The only thing that matters in college is you
Despite how fixed our identities feel when we first enter college, we usually end up changing quite a bit through the years. It is true that what matters is us, but who we become is vastly different from who we are when we enter college. Haleigh Fitzsimmons is a prime example of this statement.
“I was so different my freshman year. First of all, I dyed my hair blonde, which I think showed how deeply focused I was on what people thought of me and how it stopped me from doing a lot of things. I didn’t do theatre because I thought it was nerdy. I am a huge introvert and I spent so much time around people and it just caused me to be exhausted all the time. My junior year, I let my natural hair grow out, I started wearing the clothes I wanted, and ultimately chased what was healthy for me.”
This journey to stay more true to herself began with changing her major. “I came in undecided, and quickly switched to secondary education, English. I stayed there until about my junior year, when I was doing practicum. I liked the classroom environment, I liked the kids, but something just felt off. It was then that I started to make the decision to change.”
For Haleigh, it was not an easy switch. “I did not switch my major to English until my junior year. Many people encouraged me to continue in my education major, because of job security, or just because they thought that this was the thing I would be good at. For a long time, I was listening to other people’s ideas of what my life should be rather than what I actually wanted my life to be.”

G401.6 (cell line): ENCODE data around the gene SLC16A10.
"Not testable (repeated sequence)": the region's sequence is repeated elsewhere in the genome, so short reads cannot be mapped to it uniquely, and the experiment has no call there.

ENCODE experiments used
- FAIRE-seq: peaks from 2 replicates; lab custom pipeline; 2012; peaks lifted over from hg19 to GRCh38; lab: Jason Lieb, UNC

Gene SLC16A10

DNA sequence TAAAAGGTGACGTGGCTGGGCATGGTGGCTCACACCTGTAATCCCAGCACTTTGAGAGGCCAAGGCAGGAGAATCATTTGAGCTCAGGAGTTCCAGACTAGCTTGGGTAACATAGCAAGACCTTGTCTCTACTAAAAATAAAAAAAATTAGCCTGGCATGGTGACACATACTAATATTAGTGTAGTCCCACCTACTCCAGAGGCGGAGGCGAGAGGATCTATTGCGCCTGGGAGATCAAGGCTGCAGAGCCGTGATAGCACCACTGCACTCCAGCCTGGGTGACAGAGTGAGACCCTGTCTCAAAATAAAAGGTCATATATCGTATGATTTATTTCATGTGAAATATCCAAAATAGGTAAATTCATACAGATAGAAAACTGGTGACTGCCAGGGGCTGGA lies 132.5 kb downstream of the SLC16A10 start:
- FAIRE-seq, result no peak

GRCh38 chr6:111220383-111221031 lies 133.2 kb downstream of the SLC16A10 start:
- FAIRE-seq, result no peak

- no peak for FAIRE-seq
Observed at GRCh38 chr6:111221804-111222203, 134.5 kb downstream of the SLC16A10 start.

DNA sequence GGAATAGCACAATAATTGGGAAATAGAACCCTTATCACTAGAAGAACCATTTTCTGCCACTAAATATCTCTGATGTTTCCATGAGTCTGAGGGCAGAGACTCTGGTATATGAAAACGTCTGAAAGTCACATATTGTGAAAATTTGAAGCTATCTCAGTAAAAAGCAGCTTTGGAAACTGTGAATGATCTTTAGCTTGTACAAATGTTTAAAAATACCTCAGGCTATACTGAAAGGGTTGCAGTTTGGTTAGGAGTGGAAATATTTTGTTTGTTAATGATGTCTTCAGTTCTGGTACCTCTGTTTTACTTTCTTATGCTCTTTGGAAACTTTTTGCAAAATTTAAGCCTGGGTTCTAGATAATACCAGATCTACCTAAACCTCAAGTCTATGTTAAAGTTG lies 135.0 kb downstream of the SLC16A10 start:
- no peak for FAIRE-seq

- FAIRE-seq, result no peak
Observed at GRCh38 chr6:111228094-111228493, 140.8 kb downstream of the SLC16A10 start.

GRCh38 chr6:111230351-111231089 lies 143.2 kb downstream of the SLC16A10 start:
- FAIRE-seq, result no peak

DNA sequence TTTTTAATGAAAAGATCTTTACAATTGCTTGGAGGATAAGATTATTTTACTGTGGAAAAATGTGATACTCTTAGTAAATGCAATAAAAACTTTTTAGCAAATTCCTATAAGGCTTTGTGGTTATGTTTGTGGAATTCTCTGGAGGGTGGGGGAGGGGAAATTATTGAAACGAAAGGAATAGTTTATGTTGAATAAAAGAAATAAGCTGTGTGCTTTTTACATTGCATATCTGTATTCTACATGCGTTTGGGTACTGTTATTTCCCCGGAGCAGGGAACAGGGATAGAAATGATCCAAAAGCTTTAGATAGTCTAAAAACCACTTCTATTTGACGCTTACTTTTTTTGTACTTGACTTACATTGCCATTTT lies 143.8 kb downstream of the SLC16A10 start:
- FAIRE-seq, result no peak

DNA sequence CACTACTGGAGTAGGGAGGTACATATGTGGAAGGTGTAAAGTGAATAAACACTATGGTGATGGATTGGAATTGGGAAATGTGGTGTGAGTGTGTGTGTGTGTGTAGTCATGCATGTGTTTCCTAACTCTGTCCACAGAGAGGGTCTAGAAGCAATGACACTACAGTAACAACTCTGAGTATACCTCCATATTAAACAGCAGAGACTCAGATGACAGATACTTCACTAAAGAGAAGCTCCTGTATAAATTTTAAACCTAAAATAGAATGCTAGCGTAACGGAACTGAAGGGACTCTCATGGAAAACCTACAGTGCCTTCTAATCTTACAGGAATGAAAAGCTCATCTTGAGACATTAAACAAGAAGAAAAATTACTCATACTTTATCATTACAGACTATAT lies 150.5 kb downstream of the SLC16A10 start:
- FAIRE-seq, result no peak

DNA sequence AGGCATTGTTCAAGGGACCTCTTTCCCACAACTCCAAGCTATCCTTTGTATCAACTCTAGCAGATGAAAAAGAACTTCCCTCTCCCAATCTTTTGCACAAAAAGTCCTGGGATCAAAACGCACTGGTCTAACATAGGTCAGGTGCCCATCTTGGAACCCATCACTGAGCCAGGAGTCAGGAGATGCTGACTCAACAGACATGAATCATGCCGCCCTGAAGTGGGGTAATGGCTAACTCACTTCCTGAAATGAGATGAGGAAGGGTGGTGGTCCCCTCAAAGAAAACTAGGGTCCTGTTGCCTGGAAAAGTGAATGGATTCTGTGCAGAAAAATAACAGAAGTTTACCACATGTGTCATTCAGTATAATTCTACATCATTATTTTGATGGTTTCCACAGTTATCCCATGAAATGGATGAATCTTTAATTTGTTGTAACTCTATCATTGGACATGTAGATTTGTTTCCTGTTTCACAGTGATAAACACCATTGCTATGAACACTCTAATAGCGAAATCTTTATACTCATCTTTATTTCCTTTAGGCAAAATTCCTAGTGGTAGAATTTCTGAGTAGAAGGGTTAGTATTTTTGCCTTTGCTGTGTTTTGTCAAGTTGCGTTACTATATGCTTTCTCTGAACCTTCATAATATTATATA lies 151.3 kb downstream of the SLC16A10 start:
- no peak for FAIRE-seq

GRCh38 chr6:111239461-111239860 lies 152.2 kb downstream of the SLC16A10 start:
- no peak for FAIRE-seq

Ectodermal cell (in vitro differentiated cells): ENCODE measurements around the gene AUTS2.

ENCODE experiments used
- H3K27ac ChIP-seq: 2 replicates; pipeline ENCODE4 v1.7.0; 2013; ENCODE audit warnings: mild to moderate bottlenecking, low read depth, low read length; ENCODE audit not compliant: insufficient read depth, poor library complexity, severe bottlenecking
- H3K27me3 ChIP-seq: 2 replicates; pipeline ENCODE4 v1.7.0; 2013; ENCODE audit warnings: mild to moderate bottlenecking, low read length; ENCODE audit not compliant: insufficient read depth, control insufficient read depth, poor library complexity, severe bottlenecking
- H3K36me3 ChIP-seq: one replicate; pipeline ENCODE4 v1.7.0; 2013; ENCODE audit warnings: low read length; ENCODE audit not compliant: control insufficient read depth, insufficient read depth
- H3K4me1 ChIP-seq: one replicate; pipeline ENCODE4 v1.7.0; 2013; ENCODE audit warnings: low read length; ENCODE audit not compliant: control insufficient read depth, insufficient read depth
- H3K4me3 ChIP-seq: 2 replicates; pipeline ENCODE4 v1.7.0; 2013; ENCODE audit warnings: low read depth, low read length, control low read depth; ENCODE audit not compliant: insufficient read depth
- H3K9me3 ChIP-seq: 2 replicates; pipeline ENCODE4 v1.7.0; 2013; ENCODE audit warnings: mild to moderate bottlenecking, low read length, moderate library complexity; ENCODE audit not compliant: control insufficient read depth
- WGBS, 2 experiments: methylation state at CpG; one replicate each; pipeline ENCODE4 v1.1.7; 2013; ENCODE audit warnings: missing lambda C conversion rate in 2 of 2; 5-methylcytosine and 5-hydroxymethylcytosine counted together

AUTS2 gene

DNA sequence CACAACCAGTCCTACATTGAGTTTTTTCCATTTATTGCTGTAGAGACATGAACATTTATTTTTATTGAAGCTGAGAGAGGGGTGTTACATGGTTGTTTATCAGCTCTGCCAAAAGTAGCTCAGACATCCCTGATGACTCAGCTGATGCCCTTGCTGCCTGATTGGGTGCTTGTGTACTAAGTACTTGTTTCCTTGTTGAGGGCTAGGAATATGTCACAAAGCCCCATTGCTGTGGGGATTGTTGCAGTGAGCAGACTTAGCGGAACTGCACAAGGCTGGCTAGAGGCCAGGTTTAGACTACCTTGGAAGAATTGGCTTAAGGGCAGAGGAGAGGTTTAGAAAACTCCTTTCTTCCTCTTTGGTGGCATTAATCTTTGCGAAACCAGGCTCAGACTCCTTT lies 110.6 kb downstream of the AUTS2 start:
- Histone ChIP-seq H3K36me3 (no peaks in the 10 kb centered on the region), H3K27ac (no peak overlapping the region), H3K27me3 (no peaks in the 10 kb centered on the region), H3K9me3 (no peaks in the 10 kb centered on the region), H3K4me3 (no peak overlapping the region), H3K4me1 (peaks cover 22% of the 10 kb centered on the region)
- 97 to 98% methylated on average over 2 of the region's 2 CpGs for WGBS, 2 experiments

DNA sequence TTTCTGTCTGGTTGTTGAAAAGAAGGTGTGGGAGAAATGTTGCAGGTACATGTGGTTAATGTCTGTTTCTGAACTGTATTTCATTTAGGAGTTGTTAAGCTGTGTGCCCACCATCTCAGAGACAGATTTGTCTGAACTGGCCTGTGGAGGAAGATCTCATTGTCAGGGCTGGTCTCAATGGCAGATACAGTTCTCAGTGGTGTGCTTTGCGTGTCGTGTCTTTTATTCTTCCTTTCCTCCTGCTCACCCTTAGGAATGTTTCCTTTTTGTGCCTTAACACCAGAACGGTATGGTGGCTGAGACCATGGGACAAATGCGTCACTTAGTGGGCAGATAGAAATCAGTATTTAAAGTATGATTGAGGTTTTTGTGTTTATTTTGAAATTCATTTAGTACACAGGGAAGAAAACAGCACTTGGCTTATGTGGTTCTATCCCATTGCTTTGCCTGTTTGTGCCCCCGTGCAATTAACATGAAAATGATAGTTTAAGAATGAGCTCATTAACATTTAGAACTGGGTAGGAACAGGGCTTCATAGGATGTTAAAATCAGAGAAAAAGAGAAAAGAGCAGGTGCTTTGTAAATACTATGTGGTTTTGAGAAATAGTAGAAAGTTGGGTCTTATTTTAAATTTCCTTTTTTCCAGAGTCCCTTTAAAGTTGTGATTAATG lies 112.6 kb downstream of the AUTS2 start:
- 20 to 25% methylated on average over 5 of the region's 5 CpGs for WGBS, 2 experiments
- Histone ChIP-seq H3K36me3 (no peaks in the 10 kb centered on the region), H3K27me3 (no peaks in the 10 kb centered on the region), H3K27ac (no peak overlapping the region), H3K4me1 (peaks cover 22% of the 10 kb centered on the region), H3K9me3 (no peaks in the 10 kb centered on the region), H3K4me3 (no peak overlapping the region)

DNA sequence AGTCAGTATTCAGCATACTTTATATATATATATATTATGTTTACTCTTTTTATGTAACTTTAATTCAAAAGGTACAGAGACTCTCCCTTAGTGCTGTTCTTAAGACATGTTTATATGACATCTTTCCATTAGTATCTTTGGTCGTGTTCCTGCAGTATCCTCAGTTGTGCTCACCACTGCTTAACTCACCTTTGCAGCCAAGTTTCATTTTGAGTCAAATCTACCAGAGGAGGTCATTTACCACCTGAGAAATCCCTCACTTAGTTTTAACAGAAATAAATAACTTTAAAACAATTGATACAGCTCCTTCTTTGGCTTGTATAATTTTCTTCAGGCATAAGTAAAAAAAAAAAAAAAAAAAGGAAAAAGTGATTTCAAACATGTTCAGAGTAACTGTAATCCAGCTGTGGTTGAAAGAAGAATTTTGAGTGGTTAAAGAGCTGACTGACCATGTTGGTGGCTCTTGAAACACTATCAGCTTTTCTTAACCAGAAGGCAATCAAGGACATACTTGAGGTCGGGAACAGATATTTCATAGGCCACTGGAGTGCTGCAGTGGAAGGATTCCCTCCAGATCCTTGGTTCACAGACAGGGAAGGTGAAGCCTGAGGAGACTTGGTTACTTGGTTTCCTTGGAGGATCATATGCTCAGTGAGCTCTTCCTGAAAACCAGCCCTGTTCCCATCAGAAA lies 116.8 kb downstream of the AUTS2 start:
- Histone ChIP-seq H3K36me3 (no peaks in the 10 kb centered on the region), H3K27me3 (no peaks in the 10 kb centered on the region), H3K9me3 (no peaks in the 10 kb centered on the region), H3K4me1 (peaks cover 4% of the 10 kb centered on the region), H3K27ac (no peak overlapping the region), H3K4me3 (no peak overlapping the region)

Now, Haleigh is majoring in English and planning to get a job in Public Relations after she graduates. “Eventually, I am planning on getting my master's in creative writing or theatre. I want to be a published author and teach at the collegiate level. It took a lot of research to get to the point when I actually felt comfortable pursuing this future, but it is so worth it.”
Haleigh believes that freshman can find this same happiness by remembering to chase what is healthy for them. “Whenever I talk to freshmen and they ask me to tell them what to do, I always make sure to ask them, ‘well, what do you want to do?’ Use your gifts that you were born with and listen to that voice in your head that’s telling you where to go. When you go through hard things, learn from them. And don’t go to bed at 3AM.”